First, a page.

• Tractor Trailers
  • Dump Trucks
  • Cement Mixers
  • Large Buses
  • Class C Vehicles

Both Class A and Class B Commercial Drivers Licenses may also need endorsements to operate specific kinds of vehicles, including passenger or school buses. And a Class A license holder, with the proper needed endorsements, may operate any vehicle that a Class B licensee is qualified to drive.

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How to Research a CDL School

Gardendale AL truck driving schoolWhen you have determined which Commercial Drivers License you wish to obtain, you can begin the process of researching the Gardendale AL trucking schools that you are considering. As earlier discussed, location and cost will undoubtedly be your initial considerations. But it can’t be emphasized enough that they should not be your sole concerns. Other variables, including the experience of the instructors or the reputations of the schools are similarly if not more important. So following are some additional points that you need to research while carrying out your due diligence prior to selecting, and especially paying for, your truck driver training.

Are the Schools Accredited or Certified ? Not many truck driving schools in the Gardendale AL area are accredited due to the demanding process and cost to the schools. However, certification is more commonplace and is offered by the Professional Truck Driver Institute (PTDI). A school is not required to become certified, but there are certain advantages. Interested students know that the training will be of the highest standard, and that they will receive an ample amount of driving time. For example, PTDI calls for 44 hours of real driving time, not simulations or ride-alongs. So if a school’s course is certified (the course, not the school is certified), students know that the curriculum and training will comply with the very high standards set by PTDI.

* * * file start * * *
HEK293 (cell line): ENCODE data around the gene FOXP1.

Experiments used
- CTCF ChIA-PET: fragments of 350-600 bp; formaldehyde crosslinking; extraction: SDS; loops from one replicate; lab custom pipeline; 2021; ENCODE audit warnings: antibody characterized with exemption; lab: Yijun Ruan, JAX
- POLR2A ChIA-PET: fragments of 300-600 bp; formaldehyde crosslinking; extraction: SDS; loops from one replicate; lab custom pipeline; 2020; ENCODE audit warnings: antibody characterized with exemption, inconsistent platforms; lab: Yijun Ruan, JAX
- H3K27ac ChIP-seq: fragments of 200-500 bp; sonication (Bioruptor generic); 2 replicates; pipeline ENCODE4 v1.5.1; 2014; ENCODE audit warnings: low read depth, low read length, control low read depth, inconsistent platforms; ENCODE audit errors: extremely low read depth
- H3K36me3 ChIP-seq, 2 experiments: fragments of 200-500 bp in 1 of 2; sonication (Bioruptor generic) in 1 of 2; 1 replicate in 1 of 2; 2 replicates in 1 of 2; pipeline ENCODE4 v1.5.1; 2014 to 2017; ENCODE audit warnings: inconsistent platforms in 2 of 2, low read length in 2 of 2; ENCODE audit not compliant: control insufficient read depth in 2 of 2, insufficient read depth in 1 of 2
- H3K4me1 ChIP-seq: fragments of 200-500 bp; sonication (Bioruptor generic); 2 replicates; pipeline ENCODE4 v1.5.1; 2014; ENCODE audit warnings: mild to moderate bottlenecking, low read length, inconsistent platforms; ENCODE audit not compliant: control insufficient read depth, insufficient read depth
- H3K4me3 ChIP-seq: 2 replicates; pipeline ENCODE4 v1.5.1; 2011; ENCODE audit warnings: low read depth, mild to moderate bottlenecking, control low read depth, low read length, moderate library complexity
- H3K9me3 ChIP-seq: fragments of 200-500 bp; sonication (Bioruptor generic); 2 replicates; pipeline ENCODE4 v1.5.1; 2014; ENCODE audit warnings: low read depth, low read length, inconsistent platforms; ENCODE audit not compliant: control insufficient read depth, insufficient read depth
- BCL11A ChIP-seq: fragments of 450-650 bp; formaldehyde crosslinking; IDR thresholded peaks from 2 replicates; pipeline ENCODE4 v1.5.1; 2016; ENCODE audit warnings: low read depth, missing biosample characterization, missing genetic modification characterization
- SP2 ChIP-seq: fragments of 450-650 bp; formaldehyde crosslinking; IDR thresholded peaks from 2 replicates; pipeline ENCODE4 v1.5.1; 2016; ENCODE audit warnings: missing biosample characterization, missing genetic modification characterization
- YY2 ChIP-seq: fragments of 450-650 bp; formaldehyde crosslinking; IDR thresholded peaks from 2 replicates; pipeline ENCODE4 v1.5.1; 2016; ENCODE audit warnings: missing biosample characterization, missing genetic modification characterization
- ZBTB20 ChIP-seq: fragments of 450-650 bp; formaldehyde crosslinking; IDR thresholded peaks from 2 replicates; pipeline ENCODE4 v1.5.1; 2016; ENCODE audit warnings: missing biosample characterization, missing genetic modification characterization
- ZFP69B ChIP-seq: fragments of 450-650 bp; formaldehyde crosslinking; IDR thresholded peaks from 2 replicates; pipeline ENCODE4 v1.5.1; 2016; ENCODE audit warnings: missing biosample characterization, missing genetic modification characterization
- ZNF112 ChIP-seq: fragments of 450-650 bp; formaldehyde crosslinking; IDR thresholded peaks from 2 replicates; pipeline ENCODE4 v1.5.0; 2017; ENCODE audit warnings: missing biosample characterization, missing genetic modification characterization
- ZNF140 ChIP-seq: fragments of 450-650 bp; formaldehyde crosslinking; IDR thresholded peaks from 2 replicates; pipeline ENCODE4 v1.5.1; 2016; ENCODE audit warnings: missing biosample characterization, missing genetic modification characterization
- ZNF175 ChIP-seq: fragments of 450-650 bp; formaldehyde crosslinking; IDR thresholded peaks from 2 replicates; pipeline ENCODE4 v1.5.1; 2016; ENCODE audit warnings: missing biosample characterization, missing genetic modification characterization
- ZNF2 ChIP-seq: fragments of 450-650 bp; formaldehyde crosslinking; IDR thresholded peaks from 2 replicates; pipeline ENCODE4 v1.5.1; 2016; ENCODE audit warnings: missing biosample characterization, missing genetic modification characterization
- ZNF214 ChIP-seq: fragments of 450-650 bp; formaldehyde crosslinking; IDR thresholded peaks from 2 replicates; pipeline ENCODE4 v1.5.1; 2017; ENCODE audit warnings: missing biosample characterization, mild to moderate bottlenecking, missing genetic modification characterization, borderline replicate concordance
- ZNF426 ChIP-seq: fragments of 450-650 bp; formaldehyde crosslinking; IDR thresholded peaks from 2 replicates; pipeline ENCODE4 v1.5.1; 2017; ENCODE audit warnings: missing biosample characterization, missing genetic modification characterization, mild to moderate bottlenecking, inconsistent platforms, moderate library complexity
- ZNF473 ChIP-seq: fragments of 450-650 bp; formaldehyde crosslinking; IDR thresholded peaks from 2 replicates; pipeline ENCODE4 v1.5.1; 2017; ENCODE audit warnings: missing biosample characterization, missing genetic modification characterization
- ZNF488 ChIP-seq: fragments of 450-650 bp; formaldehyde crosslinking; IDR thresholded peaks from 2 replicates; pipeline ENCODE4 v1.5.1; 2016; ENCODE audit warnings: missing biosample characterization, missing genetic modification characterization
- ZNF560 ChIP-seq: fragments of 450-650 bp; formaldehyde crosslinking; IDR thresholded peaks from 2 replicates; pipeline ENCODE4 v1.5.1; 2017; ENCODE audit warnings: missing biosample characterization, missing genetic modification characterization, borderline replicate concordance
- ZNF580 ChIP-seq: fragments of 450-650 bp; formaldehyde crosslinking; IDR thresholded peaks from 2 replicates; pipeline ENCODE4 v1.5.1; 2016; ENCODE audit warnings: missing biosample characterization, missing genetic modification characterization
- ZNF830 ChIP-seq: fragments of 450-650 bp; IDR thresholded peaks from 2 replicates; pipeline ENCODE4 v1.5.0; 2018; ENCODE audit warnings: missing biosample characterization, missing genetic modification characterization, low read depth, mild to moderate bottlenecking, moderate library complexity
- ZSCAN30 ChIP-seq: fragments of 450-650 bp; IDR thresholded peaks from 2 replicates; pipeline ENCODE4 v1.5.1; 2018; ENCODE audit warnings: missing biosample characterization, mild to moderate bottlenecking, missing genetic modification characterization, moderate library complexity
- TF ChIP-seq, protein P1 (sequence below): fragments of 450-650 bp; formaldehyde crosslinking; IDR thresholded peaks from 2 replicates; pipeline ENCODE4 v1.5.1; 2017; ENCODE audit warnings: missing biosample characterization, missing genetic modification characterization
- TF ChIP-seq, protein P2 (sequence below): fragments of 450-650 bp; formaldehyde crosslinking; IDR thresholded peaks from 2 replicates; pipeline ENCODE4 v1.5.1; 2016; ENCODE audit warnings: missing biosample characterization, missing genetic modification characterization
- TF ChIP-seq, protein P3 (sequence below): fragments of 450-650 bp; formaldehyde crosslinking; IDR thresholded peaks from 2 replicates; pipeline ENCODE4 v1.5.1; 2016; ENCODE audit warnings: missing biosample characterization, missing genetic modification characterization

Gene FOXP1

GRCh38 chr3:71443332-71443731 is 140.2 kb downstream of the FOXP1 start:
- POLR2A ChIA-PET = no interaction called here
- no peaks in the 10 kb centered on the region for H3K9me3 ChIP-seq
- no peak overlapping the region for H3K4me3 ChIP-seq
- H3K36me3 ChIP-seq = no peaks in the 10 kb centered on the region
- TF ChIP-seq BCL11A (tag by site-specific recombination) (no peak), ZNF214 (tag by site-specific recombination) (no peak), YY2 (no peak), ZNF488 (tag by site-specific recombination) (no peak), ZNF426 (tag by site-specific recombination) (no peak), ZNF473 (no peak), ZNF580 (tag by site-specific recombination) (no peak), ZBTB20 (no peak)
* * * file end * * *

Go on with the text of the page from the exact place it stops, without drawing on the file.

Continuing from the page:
How Long in Business? One clue to help determine the quality of a truck driving school is how long it has been in business. A negatively ranked or a fly by night school normally will not be in business very long, so longevity is a plus. However, even the best of Gardendale AL schools had to start from their first day of training, so consider it as one of multiple qualifications. You can also learn what the school’s track record is pertaining to successful licensing and job placement of its graduates. If a school won’t supply those stats, look elsewhere. The schools should additionally maintain associations with local and national trucking companies. Having a large number of contacts not only confirms a quality reputation within the industry, but also bolsters their job placement program for students. It also wouldn’t hurt to check with the Alabama licensing department to confirm that the CDL trucking schools you are reviewing are in good standing.